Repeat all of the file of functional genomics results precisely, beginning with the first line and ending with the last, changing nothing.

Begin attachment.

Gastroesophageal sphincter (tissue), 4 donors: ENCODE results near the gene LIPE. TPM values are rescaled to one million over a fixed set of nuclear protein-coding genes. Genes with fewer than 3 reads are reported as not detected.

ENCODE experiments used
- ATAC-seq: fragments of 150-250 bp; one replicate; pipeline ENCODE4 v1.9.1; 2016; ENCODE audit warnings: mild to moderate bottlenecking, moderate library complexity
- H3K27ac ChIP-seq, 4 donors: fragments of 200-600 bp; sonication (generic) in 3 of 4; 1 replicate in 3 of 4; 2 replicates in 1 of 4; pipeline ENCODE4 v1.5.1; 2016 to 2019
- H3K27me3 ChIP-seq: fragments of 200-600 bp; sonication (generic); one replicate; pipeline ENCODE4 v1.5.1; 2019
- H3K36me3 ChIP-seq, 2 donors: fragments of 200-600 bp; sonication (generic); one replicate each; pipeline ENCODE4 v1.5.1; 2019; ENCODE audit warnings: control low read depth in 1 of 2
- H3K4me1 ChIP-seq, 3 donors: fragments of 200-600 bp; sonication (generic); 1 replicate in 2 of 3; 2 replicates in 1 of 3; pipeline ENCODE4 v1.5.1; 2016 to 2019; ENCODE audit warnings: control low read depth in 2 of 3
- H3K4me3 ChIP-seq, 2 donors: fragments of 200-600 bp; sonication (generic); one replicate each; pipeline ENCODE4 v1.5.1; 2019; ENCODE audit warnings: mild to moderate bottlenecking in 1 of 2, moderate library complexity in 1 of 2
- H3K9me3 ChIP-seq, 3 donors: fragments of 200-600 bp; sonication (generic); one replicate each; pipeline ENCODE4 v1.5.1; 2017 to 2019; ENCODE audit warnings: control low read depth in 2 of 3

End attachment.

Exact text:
Gastroesophageal sphincter (tissue), 4 donors: ENCODE results near the gene LIPE. TPM values are rescaled to one million over a fixed set of nuclear protein-coding genes. Genes with fewer than 3 reads are reported as not detected.

ENCODE experiments used
- ATAC-seq: fragments of 150-250 bp; one replicate; pipeline ENCODE4 v1.9.1; 2016; ENCODE audit warnings: mild to moderate bottlenecking, moderate library complexity
- H3K27ac ChIP-seq, 4 donors: fragments of 200-600 bp; sonication (generic) in 3 of 4; 1 replicate in 3 of 4; 2 replicates in 1 of 4; pipeline ENCODE4 v1.5.1; 2016 to 2019
- H3K27me3 ChIP-seq: fragments of 200-600 bp; sonication (generic); one replicate; pipeline ENCODE4 v1.5.1; 2019
- H3K36me3 ChIP-seq, 2 donors: fragments of 200-600 bp; sonication (generic); one replicate each; pipeline ENCODE4 v1.5.1; 2019; ENCODE audit warnings: control low read depth in 1 of 2
- H3K4me1 ChIP-seq, 3 donors: fragments of 200-600 bp; sonication (generic); 1 replicate in 2 of 3; 2 replicates in 1 of 3; pipeline ENCODE4 v1.5.1; 2016 to 2019; ENCODE audit warnings: control low read depth in 2 of 3
- H3K4me3 ChIP-seq, 2 donors: fragments of 200-600 bp; sonication (generic); one replicate each; pipeline ENCODE4 v1.5.1; 2019; ENCODE audit warnings: mild to moderate bottlenecking in 1 of 2, moderate library complexity in 1 of 2
- H3K9me3 ChIP-seq, 3 donors: fragments of 200-600 bp; sonication (generic); one replicate each; pipeline ENCODE4 v1.5.1; 2017 to 2019; ENCODE audit warnings: control low read depth in 2 of 3